Central and Eastern Europe posts record private equity fundraising

Expectations of strong economic growth in Central and Eastern Europe have helped private equity funds there gather more assets in six months than they did all last year, bucking a falling trend across the globe.

Private equity funds based in the CEE region have already picked up 50% more funds in the first half of this year – $2.6bn in total – than they did over the whole of 2011.

A report published by the Emerging Markets Private Equity Association has revealed fundraising volumes in emerging markets this year to 30 June are far worse than last year’s figures. A similar trend is evident in both Western Europe and the US.

But the CEE region, on the other hand, has enjoyed the highest boost of private equity fundraising since the onset of the crisis in 2008.

On top of that, investor confidence in the region is growing, suggesting that the trend could continue. A recent survey by Deloitte revealed only 12% of respondents expect a decline in the CEE market during the rest of this year, compared to 29% with positive expectations.

The positive sentiment comes on the back of strong growth expectations in the CEE region.

The growth forecast for GDP in Poland – one of the larger countries in the region – stands at 3.23%, for this year before rising to 3.47% in 2013, according to Jones Lang LaSalle.

This is in stark contrast to Poland’s western neighbours, many of whose economies are contracting and facing their debt crisis. In this context, the CEE region may seem a natural port of call for investors looking for healthy companies.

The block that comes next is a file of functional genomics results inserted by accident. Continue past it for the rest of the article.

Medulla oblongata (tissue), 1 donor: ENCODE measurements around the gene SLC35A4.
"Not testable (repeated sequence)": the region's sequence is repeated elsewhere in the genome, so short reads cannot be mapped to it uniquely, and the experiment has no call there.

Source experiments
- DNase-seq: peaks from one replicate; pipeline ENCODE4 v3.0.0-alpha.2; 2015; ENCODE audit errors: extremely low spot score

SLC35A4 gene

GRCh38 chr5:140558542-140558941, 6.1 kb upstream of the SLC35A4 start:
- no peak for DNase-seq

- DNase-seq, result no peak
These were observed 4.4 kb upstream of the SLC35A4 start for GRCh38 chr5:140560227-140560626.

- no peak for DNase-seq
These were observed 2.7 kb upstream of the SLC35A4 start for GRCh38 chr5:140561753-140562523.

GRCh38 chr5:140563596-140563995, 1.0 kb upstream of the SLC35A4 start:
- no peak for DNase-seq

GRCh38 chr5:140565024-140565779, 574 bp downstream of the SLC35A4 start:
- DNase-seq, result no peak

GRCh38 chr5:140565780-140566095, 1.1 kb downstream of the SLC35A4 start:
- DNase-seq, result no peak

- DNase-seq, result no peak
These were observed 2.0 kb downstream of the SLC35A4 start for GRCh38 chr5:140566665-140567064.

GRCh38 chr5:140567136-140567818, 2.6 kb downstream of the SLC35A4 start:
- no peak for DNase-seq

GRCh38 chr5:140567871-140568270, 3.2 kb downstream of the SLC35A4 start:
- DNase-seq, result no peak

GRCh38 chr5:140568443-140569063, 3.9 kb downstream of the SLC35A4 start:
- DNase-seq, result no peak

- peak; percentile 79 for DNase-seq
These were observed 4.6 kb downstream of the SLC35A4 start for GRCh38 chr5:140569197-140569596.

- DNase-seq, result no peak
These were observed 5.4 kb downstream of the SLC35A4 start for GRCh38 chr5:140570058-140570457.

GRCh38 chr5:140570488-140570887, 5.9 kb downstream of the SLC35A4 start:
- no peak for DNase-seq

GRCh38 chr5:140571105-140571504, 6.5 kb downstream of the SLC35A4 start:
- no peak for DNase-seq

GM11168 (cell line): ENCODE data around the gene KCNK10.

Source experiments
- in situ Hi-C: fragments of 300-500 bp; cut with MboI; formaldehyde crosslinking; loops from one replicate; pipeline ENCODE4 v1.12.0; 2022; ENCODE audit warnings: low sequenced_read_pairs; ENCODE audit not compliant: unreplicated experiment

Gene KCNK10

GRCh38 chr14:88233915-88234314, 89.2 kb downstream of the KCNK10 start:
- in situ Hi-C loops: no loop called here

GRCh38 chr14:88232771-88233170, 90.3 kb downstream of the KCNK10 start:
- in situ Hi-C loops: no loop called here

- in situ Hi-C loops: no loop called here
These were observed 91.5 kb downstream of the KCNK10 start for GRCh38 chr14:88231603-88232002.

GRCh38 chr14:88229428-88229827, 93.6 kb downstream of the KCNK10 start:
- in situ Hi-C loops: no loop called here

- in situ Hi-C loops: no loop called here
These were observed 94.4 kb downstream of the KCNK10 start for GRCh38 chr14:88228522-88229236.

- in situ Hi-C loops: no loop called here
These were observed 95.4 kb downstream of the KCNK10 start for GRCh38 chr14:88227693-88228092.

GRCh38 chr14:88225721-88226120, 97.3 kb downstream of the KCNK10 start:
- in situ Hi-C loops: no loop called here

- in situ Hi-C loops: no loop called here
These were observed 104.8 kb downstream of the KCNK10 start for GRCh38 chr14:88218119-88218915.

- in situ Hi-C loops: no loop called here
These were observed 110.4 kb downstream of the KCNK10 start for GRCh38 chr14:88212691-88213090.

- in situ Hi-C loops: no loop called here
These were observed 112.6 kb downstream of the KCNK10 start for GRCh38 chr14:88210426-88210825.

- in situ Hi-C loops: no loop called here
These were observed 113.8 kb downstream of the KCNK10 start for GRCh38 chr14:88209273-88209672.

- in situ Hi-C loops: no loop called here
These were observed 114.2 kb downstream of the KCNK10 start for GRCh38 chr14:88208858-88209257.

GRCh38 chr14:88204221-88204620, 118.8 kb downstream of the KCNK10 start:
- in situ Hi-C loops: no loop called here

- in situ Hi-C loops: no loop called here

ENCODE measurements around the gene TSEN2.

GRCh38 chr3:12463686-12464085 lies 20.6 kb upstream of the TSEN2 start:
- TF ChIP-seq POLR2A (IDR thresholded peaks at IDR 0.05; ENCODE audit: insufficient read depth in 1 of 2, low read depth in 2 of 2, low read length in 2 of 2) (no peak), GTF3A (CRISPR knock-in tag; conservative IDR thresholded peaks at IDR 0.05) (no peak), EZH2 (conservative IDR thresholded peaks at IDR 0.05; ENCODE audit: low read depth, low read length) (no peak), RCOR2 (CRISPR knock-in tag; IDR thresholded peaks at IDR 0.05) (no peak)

Poland is particularly attractive in this respect, aided by its healthy banking sector, low levels of debt and comparatively cheap labour costs.

M&A activity in the country over the first half of the year has been strong and private equity firms have remained active, with a number of deals amounting to €100m.

Krzysztof Lewandowski, chief executive of Pioneer Pekao, the oldest and largest fund management company in Poland, said: “We call Poland ‘the green island’, because it is one of the only economies that still displays positive economic growth, so it is attractive for investors.”

Last year, the private equity penetration of the Polish market doubled to 0.13% of GDP.

Yet it still remains miniscule compared to the largest players on the market: UK, US and Israel, where private equity makes up 0.75%, 0.98% and 2.05% of GDP, respectively.

Yet while penetration in Poland grows, the previously popular UK and US are losing investments, with penetration in the UK almost halving since 2010.


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